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The fellowship to abolish slavery - Charles Middleton

In this first part of the fellowship to abolish slavery we describe Charles Middleton, and give you more details than you may have been expecting about his life at sea. We think these details are rather exciting and far more significant to the success of the fellowship than they have yet been seen to be. We hope you'll agree when you meet all the members of the fellowship.

By courting danger, you make yourself safe. . .safe in your heart.

Charles Middleton was born in 1726 in Bo'ness on the Firth of Forth. At the age of fifteen, he left home for the sea, and became a servant to the Captain of the Sandwich. The job had possibilities for advancement, not unlike those in a modern venture capital corporation, which a ship in the Royal Navy resembled in several ways. In other ways, as you might guess, it was quite different. British author Patrick O’Brian sets the scene for a midshipman, which Charles Middleton became in a year or two, in his book The Golden Ocean. Peter Palafox is just boarding the Centurion to join her crew of 400 men:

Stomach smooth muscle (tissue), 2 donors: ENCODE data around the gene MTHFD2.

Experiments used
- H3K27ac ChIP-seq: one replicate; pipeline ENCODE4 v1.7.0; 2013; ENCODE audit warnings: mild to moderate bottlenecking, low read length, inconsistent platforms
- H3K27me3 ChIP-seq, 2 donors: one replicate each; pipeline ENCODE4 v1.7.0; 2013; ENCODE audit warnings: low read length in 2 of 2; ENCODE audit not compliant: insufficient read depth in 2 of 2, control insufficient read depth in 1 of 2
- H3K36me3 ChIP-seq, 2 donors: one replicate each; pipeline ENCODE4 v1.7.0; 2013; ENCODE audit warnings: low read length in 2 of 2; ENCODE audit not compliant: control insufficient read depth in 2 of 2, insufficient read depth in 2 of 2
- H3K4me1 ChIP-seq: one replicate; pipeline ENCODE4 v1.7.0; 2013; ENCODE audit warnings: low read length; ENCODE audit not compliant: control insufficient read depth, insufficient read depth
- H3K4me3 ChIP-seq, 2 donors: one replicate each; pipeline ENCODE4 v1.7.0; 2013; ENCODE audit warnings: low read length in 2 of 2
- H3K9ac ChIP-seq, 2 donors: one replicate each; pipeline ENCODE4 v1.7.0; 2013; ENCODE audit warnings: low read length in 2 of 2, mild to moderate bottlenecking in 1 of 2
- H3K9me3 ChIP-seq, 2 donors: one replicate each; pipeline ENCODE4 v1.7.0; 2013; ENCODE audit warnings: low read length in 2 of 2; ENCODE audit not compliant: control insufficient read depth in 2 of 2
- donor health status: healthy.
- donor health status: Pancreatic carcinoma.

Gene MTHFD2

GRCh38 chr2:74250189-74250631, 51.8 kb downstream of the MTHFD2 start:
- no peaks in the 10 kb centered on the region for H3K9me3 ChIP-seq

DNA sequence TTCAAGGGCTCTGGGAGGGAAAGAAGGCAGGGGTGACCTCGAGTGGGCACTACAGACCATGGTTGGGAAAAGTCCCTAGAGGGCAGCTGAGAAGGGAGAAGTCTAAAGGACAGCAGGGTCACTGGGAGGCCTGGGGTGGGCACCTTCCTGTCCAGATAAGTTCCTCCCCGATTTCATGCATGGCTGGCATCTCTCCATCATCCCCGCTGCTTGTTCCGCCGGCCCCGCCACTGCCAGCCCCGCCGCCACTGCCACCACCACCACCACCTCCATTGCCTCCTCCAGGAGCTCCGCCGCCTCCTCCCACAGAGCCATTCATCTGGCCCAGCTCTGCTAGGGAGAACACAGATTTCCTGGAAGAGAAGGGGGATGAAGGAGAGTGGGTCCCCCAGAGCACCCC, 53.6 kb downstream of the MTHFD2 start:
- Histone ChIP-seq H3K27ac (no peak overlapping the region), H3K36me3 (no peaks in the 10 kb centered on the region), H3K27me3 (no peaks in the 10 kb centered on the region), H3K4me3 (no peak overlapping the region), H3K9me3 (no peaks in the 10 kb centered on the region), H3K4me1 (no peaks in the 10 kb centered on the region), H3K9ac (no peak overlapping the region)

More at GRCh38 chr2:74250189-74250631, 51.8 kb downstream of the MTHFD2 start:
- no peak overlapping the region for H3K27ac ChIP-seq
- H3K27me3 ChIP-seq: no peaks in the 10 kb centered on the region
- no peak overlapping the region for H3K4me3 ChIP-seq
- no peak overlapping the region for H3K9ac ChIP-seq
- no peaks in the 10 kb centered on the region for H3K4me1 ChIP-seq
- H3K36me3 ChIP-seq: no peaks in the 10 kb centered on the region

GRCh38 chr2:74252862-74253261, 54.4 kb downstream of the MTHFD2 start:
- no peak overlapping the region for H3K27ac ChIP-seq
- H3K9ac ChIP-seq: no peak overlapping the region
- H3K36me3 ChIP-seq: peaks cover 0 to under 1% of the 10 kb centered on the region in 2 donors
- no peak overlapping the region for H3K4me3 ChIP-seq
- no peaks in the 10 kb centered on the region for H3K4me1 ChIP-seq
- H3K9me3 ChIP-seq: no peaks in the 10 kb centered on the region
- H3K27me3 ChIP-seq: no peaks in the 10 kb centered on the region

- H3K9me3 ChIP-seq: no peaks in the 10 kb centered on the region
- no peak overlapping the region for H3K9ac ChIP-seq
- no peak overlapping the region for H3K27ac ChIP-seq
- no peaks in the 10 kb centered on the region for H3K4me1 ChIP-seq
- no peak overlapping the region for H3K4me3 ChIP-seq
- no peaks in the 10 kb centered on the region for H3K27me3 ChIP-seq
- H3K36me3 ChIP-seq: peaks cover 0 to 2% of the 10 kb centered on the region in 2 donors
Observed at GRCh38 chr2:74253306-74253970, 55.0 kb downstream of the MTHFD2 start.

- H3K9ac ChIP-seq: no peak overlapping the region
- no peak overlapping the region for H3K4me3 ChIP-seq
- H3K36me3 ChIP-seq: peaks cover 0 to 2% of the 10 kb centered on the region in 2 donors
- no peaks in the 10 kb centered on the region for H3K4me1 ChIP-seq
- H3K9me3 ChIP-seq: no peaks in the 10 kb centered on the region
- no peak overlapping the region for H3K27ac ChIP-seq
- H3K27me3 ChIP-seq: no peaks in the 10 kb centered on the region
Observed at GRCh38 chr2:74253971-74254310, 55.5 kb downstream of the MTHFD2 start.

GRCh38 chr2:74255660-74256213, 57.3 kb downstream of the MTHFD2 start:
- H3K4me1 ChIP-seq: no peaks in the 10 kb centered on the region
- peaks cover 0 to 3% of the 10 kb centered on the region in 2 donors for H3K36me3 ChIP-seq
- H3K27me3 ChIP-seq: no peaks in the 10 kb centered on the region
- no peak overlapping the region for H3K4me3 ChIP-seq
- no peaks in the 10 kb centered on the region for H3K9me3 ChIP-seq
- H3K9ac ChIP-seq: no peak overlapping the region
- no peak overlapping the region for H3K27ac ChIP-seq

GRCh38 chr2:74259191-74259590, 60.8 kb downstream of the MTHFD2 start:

. . .she lay with her yards across, trim, shining with cleanliness even under the grey sky of the morning, her decks a scene of intense activity; parties of seamen in canvas trousers hurried with buckets and mops; a half-company of red-coated Marines performed their exercise with a rhythmic stamping and crash to the beat of a drum.

‘I say, Palafox,’ said FitzGerald, who was first up the side, ‘do you see that –‘